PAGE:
Answer: Yes. Yes I am...and what's more, I like being this nuts.

See, I think that our modern society lets us live in our own little bubbles. We plug into our i-pods and walk numbly down the street. We watch cable news personalities who endorse our personal views. We cling to what's ours, guarding our belongings, our personal space, our everything with fierce tenacity.

But if you're a baseball fan, you have to connect with other people, you high-five other random fans at the game and nod your approval when you see someone else walking down the street wearing the right baseball cap. Even players in the game have to rely on each other because no single player can dominate the game. You can't play right field and third base simultaneously. You can't hit a double, then call "ghosties" and knock yourself in. Baseball forces us to rely on each other, and I like that.

And over the long season fans and players grow together, and it feels like we're all buddies or neighbors or second cousins. You learn weird trivia, like that Neshek was a vegetarian who went to Butler University. In my imagination, I could have seen Neshek at any Twin Cities grocery store nodding his approval at a guy in a Twins cap and offering his recipe for picking out a ripe eggplant if you said you were confused. Maybe this wouldn't have happened...but I feel like it's more likely to happen among baseball fans/players than among the rest of the populace at large, and I love that feeling.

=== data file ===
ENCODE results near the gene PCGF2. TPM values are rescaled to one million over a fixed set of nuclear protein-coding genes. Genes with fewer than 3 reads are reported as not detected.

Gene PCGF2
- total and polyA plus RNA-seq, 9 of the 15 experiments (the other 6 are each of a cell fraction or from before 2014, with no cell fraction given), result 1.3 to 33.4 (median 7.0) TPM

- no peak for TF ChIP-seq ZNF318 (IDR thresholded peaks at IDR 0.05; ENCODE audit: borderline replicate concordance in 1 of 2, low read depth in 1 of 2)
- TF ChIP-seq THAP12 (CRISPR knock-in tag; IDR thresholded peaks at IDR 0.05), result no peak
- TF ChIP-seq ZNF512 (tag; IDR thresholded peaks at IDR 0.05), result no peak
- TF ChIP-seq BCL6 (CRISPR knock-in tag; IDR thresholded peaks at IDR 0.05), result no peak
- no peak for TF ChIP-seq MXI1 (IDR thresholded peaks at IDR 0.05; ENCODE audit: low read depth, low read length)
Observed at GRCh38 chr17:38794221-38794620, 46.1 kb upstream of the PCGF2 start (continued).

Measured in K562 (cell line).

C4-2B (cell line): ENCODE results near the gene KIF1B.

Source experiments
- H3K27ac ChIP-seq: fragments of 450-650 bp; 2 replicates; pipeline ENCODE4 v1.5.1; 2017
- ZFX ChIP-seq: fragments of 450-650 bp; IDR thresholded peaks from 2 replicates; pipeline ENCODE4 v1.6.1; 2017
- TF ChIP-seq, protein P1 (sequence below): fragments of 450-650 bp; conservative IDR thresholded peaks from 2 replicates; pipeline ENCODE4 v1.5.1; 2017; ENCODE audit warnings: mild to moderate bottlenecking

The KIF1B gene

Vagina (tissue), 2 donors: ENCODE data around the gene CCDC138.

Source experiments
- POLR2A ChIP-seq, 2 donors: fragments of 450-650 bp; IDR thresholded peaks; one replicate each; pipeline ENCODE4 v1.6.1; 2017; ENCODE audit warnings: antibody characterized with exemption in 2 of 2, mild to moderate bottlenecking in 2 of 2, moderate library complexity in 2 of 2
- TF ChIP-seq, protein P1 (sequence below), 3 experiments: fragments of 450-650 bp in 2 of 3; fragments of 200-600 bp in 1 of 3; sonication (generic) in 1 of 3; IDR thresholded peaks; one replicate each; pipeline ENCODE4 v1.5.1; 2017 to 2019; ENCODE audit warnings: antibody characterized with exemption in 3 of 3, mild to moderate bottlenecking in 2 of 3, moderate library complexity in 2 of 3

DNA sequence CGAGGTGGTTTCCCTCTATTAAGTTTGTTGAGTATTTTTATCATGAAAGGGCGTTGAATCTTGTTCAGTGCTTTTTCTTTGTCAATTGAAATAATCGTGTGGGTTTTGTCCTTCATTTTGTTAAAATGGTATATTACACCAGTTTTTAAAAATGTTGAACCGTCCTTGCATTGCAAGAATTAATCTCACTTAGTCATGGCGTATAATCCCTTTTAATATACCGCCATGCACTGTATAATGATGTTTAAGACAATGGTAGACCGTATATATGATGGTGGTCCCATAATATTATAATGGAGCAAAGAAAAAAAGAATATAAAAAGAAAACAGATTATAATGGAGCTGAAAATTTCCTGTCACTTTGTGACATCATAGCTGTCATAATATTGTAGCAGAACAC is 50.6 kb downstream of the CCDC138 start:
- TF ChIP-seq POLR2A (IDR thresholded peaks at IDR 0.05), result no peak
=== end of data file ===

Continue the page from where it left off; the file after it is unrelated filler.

I don't want to just think about those things that are "more important" than Pat Neshek getting traded, I want to connect with them. The first word of the tsunami, sent me straight to e-mail to check if my old students were okay. And when a gas main blew up in south Minneapolis last week, right away I thought about who could be near the area and how I could help them if they needed me. I want to be connected to other people, and being a Twins fan makes me feel connected with lots of people, the fans and the pros, and even the guy who just got traded.

I hope Pat Neshek does well, I really do. I hope he gets a major league roster spot, and a condo with a view of the ocean and a vegetable co-op next door, and a couple moreButler Bulldog miracles. I hope everybody gets what would make them happiest in the world. And now that my thesis is done and a return to Minnesota is on the horizon, what would make me happy is having some more people to share it with...my family, my friends, my fellow Twins fans and maybe even Pat Neshek (assuming he finds out I exist).